Nationwide, the federal government plans to withdraw Temporary Protected Status (TPS) covering 400,000 immigrants from El Salvador, Haiti and Honduras in 2019 and 2020.
TPS was originally granted because of political turmoil and elevated violence levels in home countries but supporters say that after many years of living in America, TPS holders have become American in all but name – homeowners, job holders, valuable members of their communities. Moreover, 300,000 children, all US citizens, have been born to these families and raised in this country. Their fate if their parents are forced to leave is in question.
After hearing speeches outside the Northern Virginia Labor Federation office in Annandale on Saturday morning, rally participants dispersed to canvass for Jennifer Wexton, a Democratic state senator who is in a tight race against incumbent Barbara Comstock as representative for the 10th Congressional district – the second biggest region for protected status immigrants, after Long Island, New York.
“Comstock has been silent on the [TPS] program,” commented Jaime Contreras, vice-president of Service Employees International Union 32BJ. “Wexton has been a supporter of labor in Richmond.”
You cannot miss the current enthusiasm of young people for a new political direction. Fairfax Young Democrats (FYD) is one of the most active and committed youth organizations in this movement.
Whether it is hosting speakers, canvassing, protesting or other displays of civic participation, FYD is there, representing the future — and many of the present — leaders within the Democratic Party.
Here is a sample of FYD activity:
Recently canvassed for candidate Abigail Spanberger in the 7th Congressional district, which extends from Culpeper south to below Richmond
Hosted panel on Criminal Justice Reform Sept. 26, examining how young people can effect change through legislative and other means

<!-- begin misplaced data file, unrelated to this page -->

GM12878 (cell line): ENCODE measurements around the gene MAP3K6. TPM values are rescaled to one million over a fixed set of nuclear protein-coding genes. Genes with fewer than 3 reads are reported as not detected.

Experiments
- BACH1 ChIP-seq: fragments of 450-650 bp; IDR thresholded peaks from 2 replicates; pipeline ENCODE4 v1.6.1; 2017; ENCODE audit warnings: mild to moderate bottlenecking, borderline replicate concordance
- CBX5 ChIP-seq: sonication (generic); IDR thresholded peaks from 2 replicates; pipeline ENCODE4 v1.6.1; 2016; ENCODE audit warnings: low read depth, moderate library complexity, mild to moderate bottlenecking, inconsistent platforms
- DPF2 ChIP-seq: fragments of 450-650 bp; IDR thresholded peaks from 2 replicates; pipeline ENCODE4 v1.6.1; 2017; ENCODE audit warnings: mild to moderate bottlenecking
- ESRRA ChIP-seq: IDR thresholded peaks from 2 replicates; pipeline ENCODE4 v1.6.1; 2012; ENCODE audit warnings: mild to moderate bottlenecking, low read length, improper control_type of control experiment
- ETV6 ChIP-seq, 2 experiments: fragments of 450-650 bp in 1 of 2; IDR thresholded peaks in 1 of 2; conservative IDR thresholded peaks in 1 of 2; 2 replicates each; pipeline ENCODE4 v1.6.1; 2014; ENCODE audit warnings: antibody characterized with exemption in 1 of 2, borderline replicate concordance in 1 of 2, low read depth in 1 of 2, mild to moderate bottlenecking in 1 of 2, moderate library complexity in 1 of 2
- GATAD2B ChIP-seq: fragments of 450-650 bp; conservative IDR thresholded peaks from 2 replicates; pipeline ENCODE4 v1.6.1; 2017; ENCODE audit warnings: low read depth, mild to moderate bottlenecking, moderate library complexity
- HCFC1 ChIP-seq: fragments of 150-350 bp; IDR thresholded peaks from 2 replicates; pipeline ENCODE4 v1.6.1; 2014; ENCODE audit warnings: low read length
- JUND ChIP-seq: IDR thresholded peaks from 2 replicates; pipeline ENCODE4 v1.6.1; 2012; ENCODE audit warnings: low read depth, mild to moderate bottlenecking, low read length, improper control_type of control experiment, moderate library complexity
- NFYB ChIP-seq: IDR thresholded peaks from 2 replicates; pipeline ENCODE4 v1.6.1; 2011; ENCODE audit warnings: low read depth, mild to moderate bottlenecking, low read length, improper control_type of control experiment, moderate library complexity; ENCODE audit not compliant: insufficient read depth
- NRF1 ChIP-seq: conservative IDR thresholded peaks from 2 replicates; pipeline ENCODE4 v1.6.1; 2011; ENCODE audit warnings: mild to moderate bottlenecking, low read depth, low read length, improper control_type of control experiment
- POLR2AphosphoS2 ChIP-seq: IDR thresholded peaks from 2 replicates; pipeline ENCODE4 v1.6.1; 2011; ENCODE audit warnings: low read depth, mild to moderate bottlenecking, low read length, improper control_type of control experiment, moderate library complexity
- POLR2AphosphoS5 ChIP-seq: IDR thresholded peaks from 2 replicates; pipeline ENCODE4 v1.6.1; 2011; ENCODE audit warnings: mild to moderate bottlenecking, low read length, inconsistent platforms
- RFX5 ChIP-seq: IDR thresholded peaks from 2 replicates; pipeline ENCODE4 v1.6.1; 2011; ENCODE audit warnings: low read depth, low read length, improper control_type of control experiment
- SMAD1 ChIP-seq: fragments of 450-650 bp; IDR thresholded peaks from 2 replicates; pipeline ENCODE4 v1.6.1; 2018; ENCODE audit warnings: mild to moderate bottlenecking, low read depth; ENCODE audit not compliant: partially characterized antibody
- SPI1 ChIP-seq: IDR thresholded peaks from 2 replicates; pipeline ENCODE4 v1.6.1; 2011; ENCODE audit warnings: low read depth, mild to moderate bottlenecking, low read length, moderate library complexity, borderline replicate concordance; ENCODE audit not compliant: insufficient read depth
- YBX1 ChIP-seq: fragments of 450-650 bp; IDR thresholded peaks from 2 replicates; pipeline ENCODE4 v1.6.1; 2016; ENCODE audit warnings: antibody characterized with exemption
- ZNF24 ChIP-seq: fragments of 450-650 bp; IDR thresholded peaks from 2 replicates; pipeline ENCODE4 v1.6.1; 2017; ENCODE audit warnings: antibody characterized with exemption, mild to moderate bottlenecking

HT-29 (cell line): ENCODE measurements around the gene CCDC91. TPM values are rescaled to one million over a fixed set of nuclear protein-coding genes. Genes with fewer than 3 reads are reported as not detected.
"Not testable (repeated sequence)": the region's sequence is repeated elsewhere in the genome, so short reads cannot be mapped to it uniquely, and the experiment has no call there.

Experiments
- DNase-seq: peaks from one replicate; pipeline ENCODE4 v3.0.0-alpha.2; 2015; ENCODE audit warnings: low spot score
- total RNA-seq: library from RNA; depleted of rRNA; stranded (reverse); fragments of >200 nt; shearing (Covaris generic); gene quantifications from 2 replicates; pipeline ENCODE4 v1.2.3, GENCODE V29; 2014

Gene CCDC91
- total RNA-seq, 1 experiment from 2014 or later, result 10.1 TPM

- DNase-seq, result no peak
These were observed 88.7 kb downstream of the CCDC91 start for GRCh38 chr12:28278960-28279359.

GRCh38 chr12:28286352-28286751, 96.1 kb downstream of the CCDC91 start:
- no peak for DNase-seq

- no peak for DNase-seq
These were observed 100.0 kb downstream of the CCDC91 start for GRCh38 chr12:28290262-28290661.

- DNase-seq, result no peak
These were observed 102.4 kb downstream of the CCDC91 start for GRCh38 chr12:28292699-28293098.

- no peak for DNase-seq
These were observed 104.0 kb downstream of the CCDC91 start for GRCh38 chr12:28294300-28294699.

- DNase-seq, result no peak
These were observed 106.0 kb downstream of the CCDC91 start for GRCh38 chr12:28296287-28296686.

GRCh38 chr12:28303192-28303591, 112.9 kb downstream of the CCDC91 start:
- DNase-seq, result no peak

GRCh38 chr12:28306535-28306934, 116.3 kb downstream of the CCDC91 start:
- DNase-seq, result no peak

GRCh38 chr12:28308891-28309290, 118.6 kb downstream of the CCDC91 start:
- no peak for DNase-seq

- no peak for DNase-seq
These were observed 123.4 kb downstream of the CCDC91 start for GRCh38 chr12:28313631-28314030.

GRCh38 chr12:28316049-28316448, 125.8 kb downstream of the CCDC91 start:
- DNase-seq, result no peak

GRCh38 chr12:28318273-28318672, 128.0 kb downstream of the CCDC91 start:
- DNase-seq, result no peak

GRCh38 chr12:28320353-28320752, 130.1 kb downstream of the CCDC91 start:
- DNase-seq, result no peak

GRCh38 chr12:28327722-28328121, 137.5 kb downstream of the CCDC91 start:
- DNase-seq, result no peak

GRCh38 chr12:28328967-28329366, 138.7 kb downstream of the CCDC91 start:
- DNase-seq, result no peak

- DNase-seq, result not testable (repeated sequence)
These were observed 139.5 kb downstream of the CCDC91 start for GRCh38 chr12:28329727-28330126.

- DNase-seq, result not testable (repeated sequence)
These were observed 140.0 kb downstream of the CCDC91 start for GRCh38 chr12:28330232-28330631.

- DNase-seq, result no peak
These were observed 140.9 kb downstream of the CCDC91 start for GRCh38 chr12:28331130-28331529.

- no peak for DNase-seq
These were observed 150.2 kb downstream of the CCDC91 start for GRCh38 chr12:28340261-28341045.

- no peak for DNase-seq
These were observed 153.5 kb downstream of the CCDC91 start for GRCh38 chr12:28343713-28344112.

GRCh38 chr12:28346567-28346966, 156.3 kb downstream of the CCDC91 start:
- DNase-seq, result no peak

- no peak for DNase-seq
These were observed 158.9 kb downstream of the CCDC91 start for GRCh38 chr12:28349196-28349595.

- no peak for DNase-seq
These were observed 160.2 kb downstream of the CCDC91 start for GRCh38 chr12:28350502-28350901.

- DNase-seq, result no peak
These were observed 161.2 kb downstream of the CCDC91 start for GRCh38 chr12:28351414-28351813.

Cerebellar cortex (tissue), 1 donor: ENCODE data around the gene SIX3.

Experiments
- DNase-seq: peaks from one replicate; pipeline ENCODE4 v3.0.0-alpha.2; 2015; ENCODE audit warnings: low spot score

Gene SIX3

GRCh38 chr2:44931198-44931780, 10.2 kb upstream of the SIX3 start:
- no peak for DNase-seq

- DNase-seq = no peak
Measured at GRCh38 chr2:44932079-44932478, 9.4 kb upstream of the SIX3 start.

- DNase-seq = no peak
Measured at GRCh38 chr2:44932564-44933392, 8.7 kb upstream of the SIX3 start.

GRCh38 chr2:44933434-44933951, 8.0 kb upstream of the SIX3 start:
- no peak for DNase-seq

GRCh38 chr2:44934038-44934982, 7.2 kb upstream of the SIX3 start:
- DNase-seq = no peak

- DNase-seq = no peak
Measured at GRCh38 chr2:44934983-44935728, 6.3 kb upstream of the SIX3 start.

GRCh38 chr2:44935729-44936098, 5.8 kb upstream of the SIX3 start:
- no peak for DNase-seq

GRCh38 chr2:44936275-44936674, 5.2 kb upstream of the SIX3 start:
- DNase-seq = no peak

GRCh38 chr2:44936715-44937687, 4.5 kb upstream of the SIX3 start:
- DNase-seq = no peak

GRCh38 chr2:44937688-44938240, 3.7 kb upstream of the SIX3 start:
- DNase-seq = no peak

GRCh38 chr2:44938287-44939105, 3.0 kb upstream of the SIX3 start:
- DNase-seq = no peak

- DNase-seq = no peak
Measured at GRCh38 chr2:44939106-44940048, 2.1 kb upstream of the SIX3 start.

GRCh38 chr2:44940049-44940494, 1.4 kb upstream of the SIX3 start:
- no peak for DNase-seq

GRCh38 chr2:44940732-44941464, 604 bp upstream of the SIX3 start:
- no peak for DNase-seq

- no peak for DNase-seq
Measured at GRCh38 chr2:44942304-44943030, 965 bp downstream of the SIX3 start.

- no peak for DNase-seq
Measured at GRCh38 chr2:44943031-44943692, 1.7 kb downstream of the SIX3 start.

Will host Sen. Tim Kaine on October 17 for a discussion on policies and issues directly impacting young professionals in our region
FYD membership consists of individuals between ages 13 to 35 years old residing in Fairfax County and the City of Fairfax. FYD has partnerships or affiliations with state and national Young Democrat organizations, local high schools, George Mason University, Northern Virginia Community College and Fairfax County Democratic Committee.
FYD organizes its activity around four pillars:
1) Elect Democratic candidates for public office, especially fellow Young Democrats
2) Widen and increase the interest and knowledge of young people in government and the political process
3) Train and develop young people for positions of leadership; and
Volunteers packed the Sterling campaign of office of State Senator Jennifer Wexton (Loudon-Fairfax), candidate for Virginia’s Congressional District 10, kicking off a day of canvassing Saturday for them and an even longer day of campaigning for Wexton and her staff.
A crowd of over 140 people filled the office to capacity early Saturday morning and more volunteers were expected later in the day. John Begala, Wexton’s political director, said the turnout was so large that he could only compare it to what is normally the largest canvassing effort, the Get Out The Vote weekend right before the election: “We would be very excited if this was the GOTV turnout, and to see this five weeks before the election is really something.”
Before the group fanned out across the local area and Wexton took off crisscrossing the district, the group, which included volunteers from local progressive groups including Virginia Democracy Forward, Network NoVA, NOPE! Neighbors, Herndon Reston Indivisible and the Georgetown University Democrats, was welcomed by local politicians.
Looking back on the events of the past week, Delegate Jennifer Boysko (Fairfax-Loudon), urged the crowd to take “our energy and our anger and move this campaign forward.”
Delegate Mark Sickles, (Fairfax) promised that Wexton was a tireless worker, who “would get under the hood and fix what’s wrong in a bi-partisan way.”
Wexton had some parting words of her own. While incumbent Barbara Comstock, her Republican opponent, may have the backing of big money, including the Koch brothers, Wexton said she had more, “I love you guys, you are something better than Koch money.”